Home / Spring 2013 / 2013-04-25 / North Korean threats meaningless

North Korean threats meaningless

Written by James Washington

 

On July 27, 1953, the Korean Armistice Agreement was signed into effect by North Korean General Nam II (of the North Korean People’s Army), the Chinese People’s Volunteer Army and U.S. Army Lieutenant General William Harrison, Jr., representing the United Nations Command.

Among other points, the agreement stated that North and South Korea would put a stop to “hostilities and of all acts of armed force until a final peaceful settlement is achieved.”  The armistice also reestablished the border of the two nations along the 38th parallel.  This agreement effectively put a cease-fire into effect (in regards to the Korean War.)

On March 11, a North Korean newspaper (The Rodong Sinmun) reported that the North Korean Army was ridding itself of all non-aggression pacts that had been established with South Korea and that North Korea had the right to make a preemptive nuclear attack.  In other words, North Korea is making it clear that, after nearly 60 years of peace, an attack could take place at any time.

This announcement came shortly after North Korea’s accusations of the U.S., and South Korea’s joint naval exercises reducing the armistice to nothing more than “a dead paper.”  The U.S. and South Korea’s joint naval exercises are an annual event.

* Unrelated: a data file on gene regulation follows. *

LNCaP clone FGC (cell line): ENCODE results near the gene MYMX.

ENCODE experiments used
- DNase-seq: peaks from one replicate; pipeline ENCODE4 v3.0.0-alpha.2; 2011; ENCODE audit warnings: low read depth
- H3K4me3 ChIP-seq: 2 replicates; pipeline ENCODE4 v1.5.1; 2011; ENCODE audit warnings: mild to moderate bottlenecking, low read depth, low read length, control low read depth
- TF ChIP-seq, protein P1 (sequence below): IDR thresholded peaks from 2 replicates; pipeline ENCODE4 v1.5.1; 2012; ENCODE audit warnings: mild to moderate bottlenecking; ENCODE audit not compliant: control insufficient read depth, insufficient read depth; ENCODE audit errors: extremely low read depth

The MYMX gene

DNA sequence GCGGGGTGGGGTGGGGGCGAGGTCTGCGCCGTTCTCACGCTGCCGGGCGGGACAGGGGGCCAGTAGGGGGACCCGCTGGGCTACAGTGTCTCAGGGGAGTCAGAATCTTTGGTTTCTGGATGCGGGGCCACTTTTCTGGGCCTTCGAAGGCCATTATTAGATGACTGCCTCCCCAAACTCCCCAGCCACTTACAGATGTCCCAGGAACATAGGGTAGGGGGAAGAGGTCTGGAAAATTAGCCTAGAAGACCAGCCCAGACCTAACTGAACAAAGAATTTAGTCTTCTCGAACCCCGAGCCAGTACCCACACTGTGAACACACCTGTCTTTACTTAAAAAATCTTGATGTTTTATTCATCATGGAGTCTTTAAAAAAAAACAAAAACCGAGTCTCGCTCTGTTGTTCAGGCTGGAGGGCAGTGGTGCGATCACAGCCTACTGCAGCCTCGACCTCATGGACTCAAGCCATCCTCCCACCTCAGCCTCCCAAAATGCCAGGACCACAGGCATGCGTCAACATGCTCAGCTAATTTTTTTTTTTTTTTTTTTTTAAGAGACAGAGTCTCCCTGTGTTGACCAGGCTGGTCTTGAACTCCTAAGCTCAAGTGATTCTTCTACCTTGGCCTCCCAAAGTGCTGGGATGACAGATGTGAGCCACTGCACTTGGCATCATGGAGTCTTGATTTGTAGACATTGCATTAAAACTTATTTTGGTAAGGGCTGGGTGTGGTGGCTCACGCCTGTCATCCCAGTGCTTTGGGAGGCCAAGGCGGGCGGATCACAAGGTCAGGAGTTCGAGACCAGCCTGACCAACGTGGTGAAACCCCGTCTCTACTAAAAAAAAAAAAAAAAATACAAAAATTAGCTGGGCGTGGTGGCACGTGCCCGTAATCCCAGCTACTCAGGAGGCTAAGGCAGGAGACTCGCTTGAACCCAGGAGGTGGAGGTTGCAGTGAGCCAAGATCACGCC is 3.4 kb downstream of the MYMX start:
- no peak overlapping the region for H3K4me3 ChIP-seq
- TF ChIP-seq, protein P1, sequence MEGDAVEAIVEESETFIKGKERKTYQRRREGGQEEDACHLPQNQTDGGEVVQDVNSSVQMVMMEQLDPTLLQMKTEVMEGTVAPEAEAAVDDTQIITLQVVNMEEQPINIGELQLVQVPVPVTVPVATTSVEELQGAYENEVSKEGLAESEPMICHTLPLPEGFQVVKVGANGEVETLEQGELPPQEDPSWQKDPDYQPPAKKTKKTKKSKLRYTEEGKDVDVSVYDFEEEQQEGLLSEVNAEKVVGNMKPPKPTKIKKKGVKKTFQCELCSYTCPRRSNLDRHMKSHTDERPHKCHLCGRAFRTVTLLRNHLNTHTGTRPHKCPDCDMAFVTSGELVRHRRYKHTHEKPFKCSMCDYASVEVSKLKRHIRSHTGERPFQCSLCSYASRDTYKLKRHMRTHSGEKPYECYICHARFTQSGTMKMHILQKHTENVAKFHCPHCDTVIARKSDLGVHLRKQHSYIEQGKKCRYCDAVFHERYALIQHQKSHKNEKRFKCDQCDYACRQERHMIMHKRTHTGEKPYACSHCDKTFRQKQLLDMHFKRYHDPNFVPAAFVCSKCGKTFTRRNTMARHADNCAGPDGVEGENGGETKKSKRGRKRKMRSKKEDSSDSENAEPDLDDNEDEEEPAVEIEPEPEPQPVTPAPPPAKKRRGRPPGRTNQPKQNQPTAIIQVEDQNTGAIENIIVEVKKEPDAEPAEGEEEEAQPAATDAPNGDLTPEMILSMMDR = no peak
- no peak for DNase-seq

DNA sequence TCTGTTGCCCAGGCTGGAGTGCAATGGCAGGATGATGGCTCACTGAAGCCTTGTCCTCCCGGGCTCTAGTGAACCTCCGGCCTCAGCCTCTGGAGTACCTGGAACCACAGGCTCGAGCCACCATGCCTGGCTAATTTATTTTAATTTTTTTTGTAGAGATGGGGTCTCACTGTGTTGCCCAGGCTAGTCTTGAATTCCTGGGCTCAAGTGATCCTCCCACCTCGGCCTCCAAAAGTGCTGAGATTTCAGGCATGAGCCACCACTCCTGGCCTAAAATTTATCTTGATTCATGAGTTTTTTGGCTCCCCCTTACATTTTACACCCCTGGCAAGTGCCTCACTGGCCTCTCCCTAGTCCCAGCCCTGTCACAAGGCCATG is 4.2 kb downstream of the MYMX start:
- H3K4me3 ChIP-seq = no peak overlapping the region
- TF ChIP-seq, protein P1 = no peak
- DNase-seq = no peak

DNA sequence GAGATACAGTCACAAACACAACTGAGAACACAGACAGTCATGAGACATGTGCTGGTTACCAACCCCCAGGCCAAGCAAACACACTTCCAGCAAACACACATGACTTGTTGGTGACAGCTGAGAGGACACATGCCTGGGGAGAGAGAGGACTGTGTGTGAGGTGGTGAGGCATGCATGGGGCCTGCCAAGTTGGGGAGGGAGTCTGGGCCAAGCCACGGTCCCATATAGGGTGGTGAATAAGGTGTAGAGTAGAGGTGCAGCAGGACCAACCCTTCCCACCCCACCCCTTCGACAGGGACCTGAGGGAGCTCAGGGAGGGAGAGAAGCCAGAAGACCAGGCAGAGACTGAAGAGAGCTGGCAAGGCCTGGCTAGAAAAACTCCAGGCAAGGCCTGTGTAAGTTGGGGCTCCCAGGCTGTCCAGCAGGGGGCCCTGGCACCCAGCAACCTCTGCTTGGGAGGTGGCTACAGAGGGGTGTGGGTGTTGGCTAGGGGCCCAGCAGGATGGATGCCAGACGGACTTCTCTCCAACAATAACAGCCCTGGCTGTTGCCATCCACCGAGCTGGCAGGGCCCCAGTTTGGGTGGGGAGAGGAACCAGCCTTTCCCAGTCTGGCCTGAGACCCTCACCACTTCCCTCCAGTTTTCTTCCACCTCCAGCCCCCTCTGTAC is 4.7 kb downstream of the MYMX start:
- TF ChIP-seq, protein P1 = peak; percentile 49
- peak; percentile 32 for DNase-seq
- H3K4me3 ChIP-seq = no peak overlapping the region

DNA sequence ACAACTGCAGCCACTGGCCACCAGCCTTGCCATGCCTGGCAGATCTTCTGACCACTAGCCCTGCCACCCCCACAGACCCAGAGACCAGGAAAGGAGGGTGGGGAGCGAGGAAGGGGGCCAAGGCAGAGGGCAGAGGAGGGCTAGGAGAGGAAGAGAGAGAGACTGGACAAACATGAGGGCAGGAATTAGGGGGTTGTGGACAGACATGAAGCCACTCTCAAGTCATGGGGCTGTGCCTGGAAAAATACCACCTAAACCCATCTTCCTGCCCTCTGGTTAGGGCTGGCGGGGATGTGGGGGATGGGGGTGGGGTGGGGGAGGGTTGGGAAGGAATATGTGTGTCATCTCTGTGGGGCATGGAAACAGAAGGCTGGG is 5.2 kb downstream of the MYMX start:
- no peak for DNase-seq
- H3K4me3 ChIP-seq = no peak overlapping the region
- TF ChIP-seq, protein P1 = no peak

This isn’t the first time North Korea has ended their armistice with their southern neighbor.  There have been occasions in 2003 and 2009 in which North Korea has verbally ended the agreement.  While the two sides have never officially ended their war from over a half century ago, this leads to worries that an attack could be imminent.

However, in 2010, a barrage of North Korean artillery claimed the lives of four South Koreans.  Also, a suspected North Korean torpedo sank South Korea’s ROKS Cheonan, killing 46 sailors.  Neither attack was responded to by South Korea, and it is these actions, among others, that may have North Korea believing that another attack would not be counteracted.

While the U.S. and South Korea scoffed at North Korea’s allegations, it has been made clear that any attacks will not be tolerated.  The U.S. has made it perfectly clear that there will be repercussions for any form of nuclear threats, whether they are physical attacks or even the transfer of nuclear weapons or materials to others.

The U.S. should always keep a cautious eye, and I commend the responsibility and action of our nation in times such as these.

I personally feel that the recent ending of the armistice by North Korea is nothing more than talk.  I could be wrong, but at the end of the day, I feel confident that the U.S. will meet all threats and opposed actions with force.

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